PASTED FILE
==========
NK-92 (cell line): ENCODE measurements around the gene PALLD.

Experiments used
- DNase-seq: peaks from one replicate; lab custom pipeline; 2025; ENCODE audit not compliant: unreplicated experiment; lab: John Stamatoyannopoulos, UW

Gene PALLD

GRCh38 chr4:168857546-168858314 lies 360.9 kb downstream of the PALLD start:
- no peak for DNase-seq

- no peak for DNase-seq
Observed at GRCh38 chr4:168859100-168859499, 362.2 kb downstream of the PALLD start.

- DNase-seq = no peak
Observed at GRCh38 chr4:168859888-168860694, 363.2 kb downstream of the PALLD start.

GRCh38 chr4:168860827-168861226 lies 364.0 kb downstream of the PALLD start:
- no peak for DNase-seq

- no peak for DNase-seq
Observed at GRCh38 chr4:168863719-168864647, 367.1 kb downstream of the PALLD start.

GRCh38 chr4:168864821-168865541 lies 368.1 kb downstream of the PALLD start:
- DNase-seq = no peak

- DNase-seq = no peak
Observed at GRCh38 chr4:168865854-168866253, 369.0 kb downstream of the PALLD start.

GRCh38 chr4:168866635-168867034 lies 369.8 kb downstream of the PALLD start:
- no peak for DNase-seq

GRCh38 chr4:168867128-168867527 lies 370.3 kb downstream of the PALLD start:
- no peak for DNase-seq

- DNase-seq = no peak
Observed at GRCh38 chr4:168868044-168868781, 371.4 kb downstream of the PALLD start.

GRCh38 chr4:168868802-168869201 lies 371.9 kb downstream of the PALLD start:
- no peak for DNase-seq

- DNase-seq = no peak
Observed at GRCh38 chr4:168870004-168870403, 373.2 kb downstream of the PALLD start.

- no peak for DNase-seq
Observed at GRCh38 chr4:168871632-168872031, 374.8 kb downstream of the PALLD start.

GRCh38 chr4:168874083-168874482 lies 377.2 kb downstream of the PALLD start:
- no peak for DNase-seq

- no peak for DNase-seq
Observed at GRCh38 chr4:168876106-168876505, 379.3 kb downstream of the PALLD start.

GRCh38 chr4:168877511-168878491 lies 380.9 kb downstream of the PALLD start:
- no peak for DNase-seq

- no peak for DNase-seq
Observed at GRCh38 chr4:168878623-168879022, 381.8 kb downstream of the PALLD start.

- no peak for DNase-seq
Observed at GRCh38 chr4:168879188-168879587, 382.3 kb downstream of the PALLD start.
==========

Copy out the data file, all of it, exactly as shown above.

NK-92 (cell line): ENCODE measurements around the gene PALLD.

Experiments used
- DNase-seq: peaks from one replicate; lab custom pipeline; 2025; ENCODE audit not compliant: unreplicated experiment; lab: John Stamatoyannopoulos, UW

Gene PALLD

GRCh38 chr4:168857546-168858314 lies 360.9 kb downstream of the PALLD start:
- no peak for DNase-seq

- no peak for DNase-seq
Observed at GRCh38 chr4:168859100-168859499, 362.2 kb downstream of the PALLD start.

- DNase-seq = no peak
Observed at GRCh38 chr4:168859888-168860694, 363.2 kb downstream of the PALLD start.

GRCh38 chr4:168860827-168861226 lies 364.0 kb downstream of the PALLD start:
- no peak for DNase-seq

- no peak for DNase-seq
Observed at GRCh38 chr4:168863719-168864647, 367.1 kb downstream of the PALLD start.

GRCh38 chr4:168864821-168865541 lies 368.1 kb downstream of the PALLD start:
- DNase-seq = no peak

- DNase-seq = no peak
Observed at GRCh38 chr4:168865854-168866253, 369.0 kb downstream of the PALLD start.

GRCh38 chr4:168866635-168867034 lies 369.8 kb downstream of the PALLD start:
- no peak for DNase-seq

GRCh38 chr4:168867128-168867527 lies 370.3 kb downstream of the PALLD start:
- no peak for DNase-seq

- DNase-seq = no peak
Observed at GRCh38 chr4:168868044-168868781, 371.4 kb downstream of the PALLD start.

GRCh38 chr4:168868802-168869201 lies 371.9 kb downstream of the PALLD start:
- no peak for DNase-seq

- DNase-seq = no peak
Observed at GRCh38 chr4:168870004-168870403, 373.2 kb downstream of the PALLD start.

- no peak for DNase-seq
Observed at GRCh38 chr4:168871632-168872031, 374.8 kb downstream of the PALLD start.

GRCh38 chr4:168874083-168874482 lies 377.2 kb downstream of the PALLD start:
- no peak for DNase-seq

- no peak for DNase-seq
Observed at GRCh38 chr4:168876106-168876505, 379.3 kb downstream of the PALLD start.

GRCh38 chr4:168877511-168878491 lies 380.9 kb downstream of the PALLD start:
- no peak for DNase-seq

- no peak for DNase-seq
Observed at GRCh38 chr4:168878623-168879022, 381.8 kb downstream of the PALLD start.

- no peak for DNase-seq
Observed at GRCh38 chr4:168879188-168879587, 382.3 kb downstream of the PALLD start.